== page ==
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AKRON, Pa. – Peter J. Dyck – storyteller, Mennonite pastor, author and lifelong servant to people in need around the world – died of cancer on Monday, Jan. 4, 2010. He was 95 years old.
Dyck, who lived in Scottdale, Pa., is well known in Mennonite, Brethren in Christ and Amish communities throughout Canada, Europe, Paraguay and the United States, especially for his work with Mennonite Russian refugees and with Mennonite Central Committee (MCC).
Born in Lysanderhöh, Am Trakt, Russia, on Dec. 4, 1914, Dyck was a child when the Russian Revolution ushered in the start of the Soviet Union. At 6 years old, he almost died of typhoid and hunger that accompanied the Russian Famine of 1921.
Dyck and his family were rescued by food shipments sent from Mennonites in Canada and the United States, a kindness he would not forget. Six years later his family, including eight siblings, fled Russia and settled in Saskatchewan.
Dyck attended the University of Saskatchewan and Bethel College, North Newton, Kan., and graduated from Goshen (Ind.) College with a bachelor’s in English in 1952. In June 1968, he completed his master’s of divinity degree from Bethany Theological Seminary, Chicago.
During World War II, he served with MCC in England. MCC is a world-wide ministry of Anabaptist churches that responds to basic human needs and works for peace and justice.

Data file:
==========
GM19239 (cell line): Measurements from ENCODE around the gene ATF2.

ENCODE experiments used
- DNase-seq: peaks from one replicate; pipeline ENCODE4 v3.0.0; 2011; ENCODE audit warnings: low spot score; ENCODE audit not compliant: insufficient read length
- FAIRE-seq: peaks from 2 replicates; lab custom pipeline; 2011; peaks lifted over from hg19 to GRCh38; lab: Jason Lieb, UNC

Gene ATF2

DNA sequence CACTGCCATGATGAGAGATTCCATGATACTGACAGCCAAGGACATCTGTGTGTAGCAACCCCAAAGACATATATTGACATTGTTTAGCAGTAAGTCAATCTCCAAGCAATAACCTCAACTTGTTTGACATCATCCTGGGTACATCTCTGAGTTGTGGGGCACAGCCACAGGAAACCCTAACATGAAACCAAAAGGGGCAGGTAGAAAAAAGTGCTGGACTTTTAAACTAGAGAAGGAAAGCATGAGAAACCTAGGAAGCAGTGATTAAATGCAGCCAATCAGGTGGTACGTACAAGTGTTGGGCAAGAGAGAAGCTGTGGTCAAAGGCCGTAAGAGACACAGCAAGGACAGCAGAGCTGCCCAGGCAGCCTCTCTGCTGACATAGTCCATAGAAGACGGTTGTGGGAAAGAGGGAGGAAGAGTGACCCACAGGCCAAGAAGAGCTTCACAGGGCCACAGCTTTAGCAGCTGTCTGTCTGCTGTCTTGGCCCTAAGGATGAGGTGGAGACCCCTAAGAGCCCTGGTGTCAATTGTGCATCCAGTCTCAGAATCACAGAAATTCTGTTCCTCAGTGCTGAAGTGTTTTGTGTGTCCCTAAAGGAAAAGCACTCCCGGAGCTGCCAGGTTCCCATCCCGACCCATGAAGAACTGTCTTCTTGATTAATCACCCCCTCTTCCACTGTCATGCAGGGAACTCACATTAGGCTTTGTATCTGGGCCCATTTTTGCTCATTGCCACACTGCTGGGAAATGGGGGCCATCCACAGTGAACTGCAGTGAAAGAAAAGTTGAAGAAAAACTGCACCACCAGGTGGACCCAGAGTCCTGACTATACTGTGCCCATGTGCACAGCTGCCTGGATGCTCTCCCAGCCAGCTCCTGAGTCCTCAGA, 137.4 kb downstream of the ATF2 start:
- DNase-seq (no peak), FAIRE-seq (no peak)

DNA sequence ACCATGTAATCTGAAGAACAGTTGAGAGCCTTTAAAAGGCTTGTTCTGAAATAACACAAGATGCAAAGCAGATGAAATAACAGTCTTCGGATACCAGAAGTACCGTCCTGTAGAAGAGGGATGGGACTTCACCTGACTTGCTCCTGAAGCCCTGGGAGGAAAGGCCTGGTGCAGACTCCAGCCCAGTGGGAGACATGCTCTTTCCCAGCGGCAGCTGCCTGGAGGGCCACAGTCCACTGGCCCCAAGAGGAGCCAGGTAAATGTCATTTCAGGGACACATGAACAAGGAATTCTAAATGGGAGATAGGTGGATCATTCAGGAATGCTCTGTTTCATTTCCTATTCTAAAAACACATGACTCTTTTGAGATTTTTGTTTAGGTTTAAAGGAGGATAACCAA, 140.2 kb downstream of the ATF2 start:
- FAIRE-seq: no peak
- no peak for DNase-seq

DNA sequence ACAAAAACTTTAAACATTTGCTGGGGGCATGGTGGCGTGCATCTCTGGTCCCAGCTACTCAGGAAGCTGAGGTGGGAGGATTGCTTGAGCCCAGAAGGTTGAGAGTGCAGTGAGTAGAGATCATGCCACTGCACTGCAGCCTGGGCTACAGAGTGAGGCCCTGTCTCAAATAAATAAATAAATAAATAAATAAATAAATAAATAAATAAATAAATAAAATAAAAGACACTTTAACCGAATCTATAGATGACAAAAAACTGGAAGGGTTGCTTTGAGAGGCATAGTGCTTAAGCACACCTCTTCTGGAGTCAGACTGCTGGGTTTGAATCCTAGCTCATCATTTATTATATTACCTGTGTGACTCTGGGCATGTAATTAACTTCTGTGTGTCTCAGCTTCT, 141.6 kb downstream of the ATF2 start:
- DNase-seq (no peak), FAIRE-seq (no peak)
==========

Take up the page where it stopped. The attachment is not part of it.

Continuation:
Motivating his decision to work with MCC was his memory of the food aid he received as a child. The food had come through a newly formed MCC.
“I knew these were people that do good…. They fed our family. They fed our community. Now they are asking me to go and do something like that for others? To me, it would almost have seemed immoral not to say yes,” Dyck told author Robert Kreider, editor of Interviews with Peter J. Dyck and Elfrieda Dyck.
His decision to go was fortuitous not only for MCC, but also for Dyck. In 1944, he married Elfrieda Klassen, a nurse who also was serving with MCC in England. She too was a Russian refugee who moved to Canada.
Once the war ended, the Dycks moved to the Netherlands to direct a massive relief effort. Dyck was later knighted by Queen Juliana of the Netherlands in recognition of MCC’s feeding and clothing program.
In 1946, the Dycks set up refugee camps in Germany for thousands of Mennonites who had fled the Soviet Union. Over time, they led 5,500 Mennonites by boat to South America, predominantly Paraguay. This experience provided content for Dyck’s stories and was the basis of the book, Up From the Rubble, that he co-authored with his wife.
Dyck also recorded MCC’s work in Europe and Paraguay with 8 mm and 16 mm movie cameras. He used the movie as he traveled around Canada and the United States in the late 1940s, educating people about the plight of the European refugees.
“Peter was an exceptional and admired communicator who was also a pioneer Mennonite film maker,” said John A. Lapp, executive director emeritus for MCC. He produced the first MCC films.
“Peter was a key voice in helping MCC supporters in Canada and the United States be aware of need in the world,” said Herman Bontrager, chair of the MCC board of directors. “Peter and Elfrieda were bridges in that they built linkages and relationships across continents.”
From 1950 to 1957, Dyck served as pastor of the Eden Mennonite Church in Moundridge, Kan. The Dycks returned to Germany with their two daughters, Ruth and Rebecca, to direct the MCC program there and in North Africa for the next 10 years.